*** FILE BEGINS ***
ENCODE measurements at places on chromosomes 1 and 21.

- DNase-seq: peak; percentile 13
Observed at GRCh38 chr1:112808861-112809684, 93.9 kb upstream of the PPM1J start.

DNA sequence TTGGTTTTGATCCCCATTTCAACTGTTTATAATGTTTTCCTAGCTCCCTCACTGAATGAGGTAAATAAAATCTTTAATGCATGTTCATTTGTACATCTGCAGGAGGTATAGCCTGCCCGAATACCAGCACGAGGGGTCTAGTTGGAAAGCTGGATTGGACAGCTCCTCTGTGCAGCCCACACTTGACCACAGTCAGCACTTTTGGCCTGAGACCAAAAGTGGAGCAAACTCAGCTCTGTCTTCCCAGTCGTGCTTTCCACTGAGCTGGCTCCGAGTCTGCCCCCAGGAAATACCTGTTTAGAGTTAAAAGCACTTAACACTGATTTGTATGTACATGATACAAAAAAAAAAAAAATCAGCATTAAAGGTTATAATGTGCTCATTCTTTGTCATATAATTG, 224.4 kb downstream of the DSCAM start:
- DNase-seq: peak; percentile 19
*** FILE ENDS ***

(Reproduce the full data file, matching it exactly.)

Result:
ENCODE measurements at places on chromosomes 1 and 21.

- DNase-seq: peak; percentile 13
Observed at GRCh38 chr1:112808861-112809684, 93.9 kb upstream of the PPM1J start.

DNA sequence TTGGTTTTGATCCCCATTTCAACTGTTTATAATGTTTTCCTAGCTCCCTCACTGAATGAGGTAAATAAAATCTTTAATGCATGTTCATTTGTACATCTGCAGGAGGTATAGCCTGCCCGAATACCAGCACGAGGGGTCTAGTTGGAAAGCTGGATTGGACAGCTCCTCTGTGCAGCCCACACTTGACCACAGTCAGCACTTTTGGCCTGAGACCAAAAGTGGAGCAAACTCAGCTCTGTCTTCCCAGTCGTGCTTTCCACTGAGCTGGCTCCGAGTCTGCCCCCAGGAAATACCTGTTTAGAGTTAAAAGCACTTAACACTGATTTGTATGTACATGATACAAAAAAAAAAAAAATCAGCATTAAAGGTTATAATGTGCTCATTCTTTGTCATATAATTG, 224.4 kb downstream of the DSCAM start:
- DNase-seq: peak; percentile 19